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frozen bacteria in glycerol - quickly shock in liquid nitrogen? (Jun/24/2009 )

A silly question:
To keep frozen bacteria in glycerol (to preserve a plasmid), which is better:
- add glycerol, mix put them at the revco, or
- add glycerol, put them quickly in liquid nitrogen and then keep them at the revco.

I think the quick shock (from amb tem to liquid nitrogen) would be helpful to get more competent frozen cells, but just to keep bacteria with plasmid this would be not better.
But Im not sure.

-aztecan princess-

I simply mix and put it to -80C. I never had problems with my glycerol-stocks, but I also don't know if there is any better procedure...

-mastermi-

I prepare my bacteria stock in a final concentration of around 33% glycerol and mix well before leaving it in the -80 freezer. Never tried putting it in liquid nitrogen at all. SInce liquid nitrogen is so cold, the freezing process should be fast, but it is always better to have something to prefer water crystals that can kill the bacteria cells.

-jiajia1987-

For making glycerol stocks of bacteria transformed with plasmids, we generally mix 100 l 80% glycerol + 1 ml bacterial culture before putting them in the -80 freezer. For competant cell aliquots, snap freeze (liquid nitrogen shock) before putting them in the -80. The buffer our competant cells are resuspended in contains 50% glycerol. We have never had a problem with either.

Interestingly enough, several years ago when our -80 went down, we didn't know it for several days because it was a holiday weekend. Upon opening the door, I found lots of water and thawed samples. I decided to test the glycerol stocks before discarding them. Much to my surprise, all of the vials I tested grew whatever bacteria they contained and I have since isolated DNA from their cultures. I wouldn't recommend storing them long term at warmer temperatures, but it's good to know that a broken freezer may not kill your stocks.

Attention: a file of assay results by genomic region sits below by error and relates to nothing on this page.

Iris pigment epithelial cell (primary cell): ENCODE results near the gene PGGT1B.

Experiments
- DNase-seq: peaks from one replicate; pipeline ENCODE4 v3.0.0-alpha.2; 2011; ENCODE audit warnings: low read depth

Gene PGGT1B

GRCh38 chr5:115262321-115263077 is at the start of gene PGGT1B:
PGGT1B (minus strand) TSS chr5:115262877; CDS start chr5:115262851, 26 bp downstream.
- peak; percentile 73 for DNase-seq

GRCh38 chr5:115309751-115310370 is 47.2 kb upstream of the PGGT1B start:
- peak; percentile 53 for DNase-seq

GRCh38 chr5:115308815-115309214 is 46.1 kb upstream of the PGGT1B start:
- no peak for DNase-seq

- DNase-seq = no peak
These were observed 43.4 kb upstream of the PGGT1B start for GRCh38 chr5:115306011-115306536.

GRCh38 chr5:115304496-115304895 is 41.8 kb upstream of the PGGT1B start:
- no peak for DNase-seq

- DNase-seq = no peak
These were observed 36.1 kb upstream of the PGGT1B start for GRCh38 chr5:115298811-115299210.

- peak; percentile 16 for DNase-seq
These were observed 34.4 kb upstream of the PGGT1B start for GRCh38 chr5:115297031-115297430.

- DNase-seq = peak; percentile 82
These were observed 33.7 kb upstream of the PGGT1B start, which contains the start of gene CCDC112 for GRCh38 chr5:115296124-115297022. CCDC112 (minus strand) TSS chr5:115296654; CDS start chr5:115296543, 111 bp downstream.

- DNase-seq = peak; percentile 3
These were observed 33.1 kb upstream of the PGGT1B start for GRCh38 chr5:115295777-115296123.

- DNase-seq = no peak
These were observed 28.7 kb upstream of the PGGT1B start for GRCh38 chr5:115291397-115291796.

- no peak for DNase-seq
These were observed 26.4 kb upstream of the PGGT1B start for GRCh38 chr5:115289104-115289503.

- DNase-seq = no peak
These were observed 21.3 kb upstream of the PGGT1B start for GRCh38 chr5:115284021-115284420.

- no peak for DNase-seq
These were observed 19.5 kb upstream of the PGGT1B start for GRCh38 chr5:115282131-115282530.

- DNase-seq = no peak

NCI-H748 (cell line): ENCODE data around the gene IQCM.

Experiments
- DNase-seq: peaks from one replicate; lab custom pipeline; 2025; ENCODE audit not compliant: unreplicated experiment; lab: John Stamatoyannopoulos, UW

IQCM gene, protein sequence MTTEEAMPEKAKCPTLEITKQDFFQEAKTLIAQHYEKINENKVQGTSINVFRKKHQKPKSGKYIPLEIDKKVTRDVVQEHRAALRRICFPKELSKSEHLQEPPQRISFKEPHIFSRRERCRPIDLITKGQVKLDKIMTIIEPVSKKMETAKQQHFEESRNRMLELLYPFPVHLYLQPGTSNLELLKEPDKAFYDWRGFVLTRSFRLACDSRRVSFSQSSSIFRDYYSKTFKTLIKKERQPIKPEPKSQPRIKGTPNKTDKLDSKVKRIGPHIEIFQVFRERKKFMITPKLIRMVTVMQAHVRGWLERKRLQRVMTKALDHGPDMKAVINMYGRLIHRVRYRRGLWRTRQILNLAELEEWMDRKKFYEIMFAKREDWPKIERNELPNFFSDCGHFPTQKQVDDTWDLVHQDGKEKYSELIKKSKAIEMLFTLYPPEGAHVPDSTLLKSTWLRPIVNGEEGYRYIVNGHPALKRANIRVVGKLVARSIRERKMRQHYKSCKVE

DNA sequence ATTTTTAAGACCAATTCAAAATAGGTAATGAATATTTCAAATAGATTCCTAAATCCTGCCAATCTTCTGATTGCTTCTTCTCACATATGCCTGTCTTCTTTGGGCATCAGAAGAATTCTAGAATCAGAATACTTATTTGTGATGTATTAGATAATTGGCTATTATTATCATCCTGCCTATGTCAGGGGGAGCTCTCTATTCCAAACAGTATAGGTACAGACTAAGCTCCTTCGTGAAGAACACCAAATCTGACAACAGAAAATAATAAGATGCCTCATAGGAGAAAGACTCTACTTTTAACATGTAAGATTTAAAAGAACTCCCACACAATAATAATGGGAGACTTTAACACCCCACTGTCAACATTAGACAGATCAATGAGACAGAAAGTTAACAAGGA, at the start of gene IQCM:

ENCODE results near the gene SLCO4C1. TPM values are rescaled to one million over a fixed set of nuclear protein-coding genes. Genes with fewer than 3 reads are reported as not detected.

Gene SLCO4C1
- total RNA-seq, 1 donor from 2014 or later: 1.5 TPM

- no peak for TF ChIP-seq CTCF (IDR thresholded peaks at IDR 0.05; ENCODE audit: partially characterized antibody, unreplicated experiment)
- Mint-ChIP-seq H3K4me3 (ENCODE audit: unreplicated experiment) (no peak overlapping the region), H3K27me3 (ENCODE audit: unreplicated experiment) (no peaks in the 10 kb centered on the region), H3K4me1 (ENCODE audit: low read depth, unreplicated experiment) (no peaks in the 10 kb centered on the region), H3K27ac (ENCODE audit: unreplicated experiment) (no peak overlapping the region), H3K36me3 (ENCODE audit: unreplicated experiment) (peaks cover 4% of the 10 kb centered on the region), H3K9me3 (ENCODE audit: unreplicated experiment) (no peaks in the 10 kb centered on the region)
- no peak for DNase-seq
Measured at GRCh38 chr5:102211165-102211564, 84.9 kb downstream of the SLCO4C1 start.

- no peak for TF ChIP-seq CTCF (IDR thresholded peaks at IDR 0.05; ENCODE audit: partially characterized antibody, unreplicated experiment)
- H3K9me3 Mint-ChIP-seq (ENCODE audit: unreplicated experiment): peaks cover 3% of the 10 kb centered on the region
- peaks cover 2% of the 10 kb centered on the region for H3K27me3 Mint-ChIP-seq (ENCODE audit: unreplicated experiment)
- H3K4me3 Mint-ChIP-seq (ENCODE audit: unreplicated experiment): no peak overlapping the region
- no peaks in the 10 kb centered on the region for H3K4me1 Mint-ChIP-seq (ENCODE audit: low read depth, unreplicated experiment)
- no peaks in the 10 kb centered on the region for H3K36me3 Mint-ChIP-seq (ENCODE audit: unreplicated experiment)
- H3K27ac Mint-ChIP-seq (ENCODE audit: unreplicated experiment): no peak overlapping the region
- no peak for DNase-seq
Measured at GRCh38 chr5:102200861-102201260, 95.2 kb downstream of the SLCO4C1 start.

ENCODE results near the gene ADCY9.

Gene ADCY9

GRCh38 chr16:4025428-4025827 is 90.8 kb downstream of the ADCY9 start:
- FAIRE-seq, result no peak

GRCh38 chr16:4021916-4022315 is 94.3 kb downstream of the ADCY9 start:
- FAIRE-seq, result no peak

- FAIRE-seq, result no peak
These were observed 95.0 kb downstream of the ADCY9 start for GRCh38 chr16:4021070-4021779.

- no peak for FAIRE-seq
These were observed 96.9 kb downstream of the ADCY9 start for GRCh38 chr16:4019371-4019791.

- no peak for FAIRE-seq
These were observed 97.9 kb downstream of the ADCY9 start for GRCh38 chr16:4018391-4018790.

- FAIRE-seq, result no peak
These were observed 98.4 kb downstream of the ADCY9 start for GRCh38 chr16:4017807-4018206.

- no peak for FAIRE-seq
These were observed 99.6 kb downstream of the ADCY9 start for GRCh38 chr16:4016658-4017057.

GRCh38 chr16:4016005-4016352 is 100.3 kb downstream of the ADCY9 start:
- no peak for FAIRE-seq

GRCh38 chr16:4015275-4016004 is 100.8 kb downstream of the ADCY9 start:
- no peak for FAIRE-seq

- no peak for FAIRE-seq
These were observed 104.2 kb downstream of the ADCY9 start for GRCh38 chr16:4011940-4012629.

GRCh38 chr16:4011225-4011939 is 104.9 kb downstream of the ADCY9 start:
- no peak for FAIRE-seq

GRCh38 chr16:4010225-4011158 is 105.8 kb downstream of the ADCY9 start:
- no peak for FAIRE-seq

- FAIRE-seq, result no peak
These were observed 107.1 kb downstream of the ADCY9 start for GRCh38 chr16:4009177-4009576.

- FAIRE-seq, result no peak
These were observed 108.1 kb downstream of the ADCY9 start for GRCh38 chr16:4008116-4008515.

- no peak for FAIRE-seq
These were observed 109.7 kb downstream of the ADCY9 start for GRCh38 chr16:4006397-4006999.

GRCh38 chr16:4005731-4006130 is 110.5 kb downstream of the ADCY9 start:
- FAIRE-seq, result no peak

-Roo-

Glycerol readily passes through the cell membrane and provides both intracellular and extracellular protection against freezing. It is thus a so-called "penetrating cryoprotectant", and must be allowed time to enter the cells to be effective.

Just add glycerol and put them at -80.

-HomeBrew-

Roo on Jul 8 2009, 06:15 AM said:

For making glycerol stocks of bacteria transformed with plasmids, we generally mix 100 l 80% glycerol + 1 ml bacterial culture before putting them in the -80 freezer. For competant cell aliquots, snap freeze (liquid nitrogen shock) before putting them in the -80. The buffer our competant cells are resuspended in contains 50% glycerol. We have never had a problem with either.

Interestingly enough, several years ago when our -80 went down, we didn't know it for several days because it was a holiday weekend. Upon opening the door, I found lots of water and thawed samples. I decided to test the glycerol stocks before discarding them. Much to my surprise, all of the vials I tested grew whatever bacteria they contained and I have since isolated DNA from their cultures. I wouldn't recommend storing them long term at warmer temperatures, but it's good to know that a broken freezer may not kill your stocks.


This information is pretty useful. Thanks.

-jiajia1987-

Roo on Jul 7 2009, 06:15 PM said:

...several years ago when our -80 went down, we didn't know it for several days because it was a holiday weekend. Upon opening the door, I found lots of water and thawed samples. I decided to test the glycerol stocks before discarding them. Much to my surprise, all of the vials I tested grew whatever bacteria they contained and I have since isolated DNA from their cultures.


I'm not surprised they remained viable, but I would be surprised if they remained competent.

-HomeBrew-

You're right, the competant cells were toast. We just kept the glycerol stocks containing plasmids.

-Roo-